This is my favorite type of mid-range shot that Jaylen takes, and you’re not gonna believe this, my favorite flavor of smoothie. I find this particular play type to be somewhat unique to Jaylen Brown (and Jayson Tatum). The Celtics as a team have taken 47 catch and shoot 2s this year. Jaylen’s taken 15 of them and Tatum 18. What Jaylen does so well, and it can be especially useful against teams that pack the paint, is cut into these little pockets of space.
Sort of a unique piece of Jaylen's game is cutting to soft spots in the defense to get mid-range jumpers. Usually, you're cutting for a layup or relocating for a 3. pic.twitter.com/Iqa6CxTbLJ— Wayne Spooney (@WSpooney) January 2, 2023
Jaylen gets a lot of flak for having a low basketball IQ, but these plays are anything but. Specifically, watch when he times the cut, it’s right as his defender turns their head to watch the ball or sinks into a deep help position. By the time they locate Jaylen, he’s already on the catch ready to rise and fire for 2. My only wish is that he did this more often.
Matcha Green Tea Blast
Move: Footwork step-through
Matcha tastes like dirty feet, so it’s fitting that we compare Jaylen’s powerful step-throughs to a smoothie based off of it. Every great mid-range game relies on elite footwork and Jaylen is no exception. DeMar Derozan is probably the current belt holder for best mid-range footwork, Kobe the previous champ, and Jordan the Bill Goldberg of the analogy. The combination of balletic foot movement and brute strength on these two shots is poetry in motion.
Jaylen's footwork is just crazy now. pic.twitter.com/Ic35nUxTy0— Wayne Spooney (@WSpooney) January 1, 2023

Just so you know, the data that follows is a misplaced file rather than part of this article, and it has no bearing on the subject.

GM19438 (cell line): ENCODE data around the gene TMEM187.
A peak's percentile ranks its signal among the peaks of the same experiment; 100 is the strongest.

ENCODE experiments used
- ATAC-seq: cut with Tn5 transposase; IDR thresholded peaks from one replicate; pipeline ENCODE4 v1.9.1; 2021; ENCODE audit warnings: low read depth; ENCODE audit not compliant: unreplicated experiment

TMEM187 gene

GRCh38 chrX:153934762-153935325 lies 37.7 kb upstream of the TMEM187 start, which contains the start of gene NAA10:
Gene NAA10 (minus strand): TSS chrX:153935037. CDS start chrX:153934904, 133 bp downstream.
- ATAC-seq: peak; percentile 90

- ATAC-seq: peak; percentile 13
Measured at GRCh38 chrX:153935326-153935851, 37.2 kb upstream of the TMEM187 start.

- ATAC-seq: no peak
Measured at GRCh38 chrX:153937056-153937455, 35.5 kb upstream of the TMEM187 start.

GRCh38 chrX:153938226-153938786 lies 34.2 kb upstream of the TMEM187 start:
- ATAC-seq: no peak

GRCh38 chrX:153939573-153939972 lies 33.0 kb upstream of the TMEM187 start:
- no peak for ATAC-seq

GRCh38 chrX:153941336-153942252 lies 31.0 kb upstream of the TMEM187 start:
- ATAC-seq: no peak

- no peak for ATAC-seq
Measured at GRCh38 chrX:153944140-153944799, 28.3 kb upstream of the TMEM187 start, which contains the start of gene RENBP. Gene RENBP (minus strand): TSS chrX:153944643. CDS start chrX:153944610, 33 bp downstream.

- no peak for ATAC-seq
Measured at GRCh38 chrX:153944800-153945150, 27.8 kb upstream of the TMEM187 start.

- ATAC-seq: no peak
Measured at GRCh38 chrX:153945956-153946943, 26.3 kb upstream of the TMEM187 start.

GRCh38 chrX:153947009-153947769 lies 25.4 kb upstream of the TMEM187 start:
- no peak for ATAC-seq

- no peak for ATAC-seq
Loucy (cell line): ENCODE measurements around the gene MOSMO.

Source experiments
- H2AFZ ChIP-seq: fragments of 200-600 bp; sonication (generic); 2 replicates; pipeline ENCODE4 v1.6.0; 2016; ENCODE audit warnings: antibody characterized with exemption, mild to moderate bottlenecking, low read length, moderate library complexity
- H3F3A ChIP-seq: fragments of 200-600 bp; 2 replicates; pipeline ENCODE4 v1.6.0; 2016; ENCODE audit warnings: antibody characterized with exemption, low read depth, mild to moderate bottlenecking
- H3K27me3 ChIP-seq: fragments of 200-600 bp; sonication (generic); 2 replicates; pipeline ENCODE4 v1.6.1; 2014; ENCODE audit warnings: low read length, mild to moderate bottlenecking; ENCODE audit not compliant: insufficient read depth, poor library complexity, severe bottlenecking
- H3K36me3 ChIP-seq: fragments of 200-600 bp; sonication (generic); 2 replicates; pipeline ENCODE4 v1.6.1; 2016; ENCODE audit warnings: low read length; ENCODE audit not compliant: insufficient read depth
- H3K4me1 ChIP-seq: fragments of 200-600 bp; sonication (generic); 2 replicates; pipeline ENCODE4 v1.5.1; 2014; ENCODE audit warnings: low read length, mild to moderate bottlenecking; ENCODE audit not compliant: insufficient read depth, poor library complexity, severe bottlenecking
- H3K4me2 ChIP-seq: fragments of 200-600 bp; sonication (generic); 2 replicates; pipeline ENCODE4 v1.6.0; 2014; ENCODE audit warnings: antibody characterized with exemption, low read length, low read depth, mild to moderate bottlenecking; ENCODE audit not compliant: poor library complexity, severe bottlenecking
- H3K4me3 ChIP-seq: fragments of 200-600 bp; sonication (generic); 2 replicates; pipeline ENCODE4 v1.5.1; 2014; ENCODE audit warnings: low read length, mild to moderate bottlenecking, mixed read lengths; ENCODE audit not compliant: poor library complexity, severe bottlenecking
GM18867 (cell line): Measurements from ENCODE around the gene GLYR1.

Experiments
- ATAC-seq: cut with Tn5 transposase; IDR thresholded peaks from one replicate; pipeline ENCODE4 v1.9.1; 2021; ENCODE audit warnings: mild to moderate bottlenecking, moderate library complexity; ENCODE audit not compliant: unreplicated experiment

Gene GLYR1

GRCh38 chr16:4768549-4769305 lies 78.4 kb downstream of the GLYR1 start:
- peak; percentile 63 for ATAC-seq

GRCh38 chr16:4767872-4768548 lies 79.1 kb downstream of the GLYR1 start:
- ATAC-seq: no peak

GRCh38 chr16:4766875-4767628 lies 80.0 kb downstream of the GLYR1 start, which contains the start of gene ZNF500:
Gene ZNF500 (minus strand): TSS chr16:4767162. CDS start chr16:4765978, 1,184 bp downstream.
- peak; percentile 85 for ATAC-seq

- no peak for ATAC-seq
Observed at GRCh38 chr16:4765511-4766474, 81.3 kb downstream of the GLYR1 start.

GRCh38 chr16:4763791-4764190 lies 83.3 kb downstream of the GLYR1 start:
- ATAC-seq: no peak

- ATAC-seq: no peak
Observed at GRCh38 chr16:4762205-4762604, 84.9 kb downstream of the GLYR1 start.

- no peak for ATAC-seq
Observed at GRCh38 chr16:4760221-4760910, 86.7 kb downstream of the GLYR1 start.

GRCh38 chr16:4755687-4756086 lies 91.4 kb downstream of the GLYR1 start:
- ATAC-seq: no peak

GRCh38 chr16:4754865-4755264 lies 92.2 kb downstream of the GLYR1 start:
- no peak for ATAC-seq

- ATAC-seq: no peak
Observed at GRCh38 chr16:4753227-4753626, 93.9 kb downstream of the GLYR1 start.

It seems nearly impossible that he carves out the space to take a shot, and even more outrageous is that he makes them. He’s stopped, without a dribble, and all of his teammates are standing flatfooted. Naturally, that’s two points. There’s not a lot of guys in the NBA capable of turning these types of dead possessions into buckets. Luckily, the Celtics have two of them.
Move: Escape dribble fall-away
A unique smoothie for a unique move. Pumpkin flavor is great when I’m in the mood, and Jaylen only busts this out at very specific moments, which are rare (twice against the Lakers oddly enough). I admittedly don’t watch full games of other teams every night, but I have watched a lot of basketball in my life, the Celtics and otherwise. I’ve never seen a player willingly take a hard escape dribble into the middle of the paint, snag the ball, and then leap backwards for a fade that he then makes. I mean, look at how weird this is (especially the first one, it’s like he’s tossing the ball forwards to start a fastbreak the other way).
Ahhhh yes, the very normal and common hard escape dribble away from the hoop, jump 8 feet backwards, fade away. pic.twitter.com/nlOzCg0ZKc— Wayne Spooney (@WSpooney) January 2, 2023
It’s no wonder he doesn’t go to it often. There’s a lot of risk taking such a pronounced dribble into the teeth of the defense. But man, when it works, it is oh so pretty.
In fact, you could probably sum up a lot of Jaylen’s game that way. The mid-range jumper is the least efficient shot in basketball, but it sure does look good when it goes. I’ll add that even if it’s not highly efficient, the rate at which Jaylen makes them creeps the shot up into decent efficiency territory. There’s tremendous value in having a player that can get a relatively efficient shot at will, regardless of shot clock or the man guarding him. Shot creation is the most coveted skill in the NBA, and Jaylen Brown has a whole smoothie shop full of it.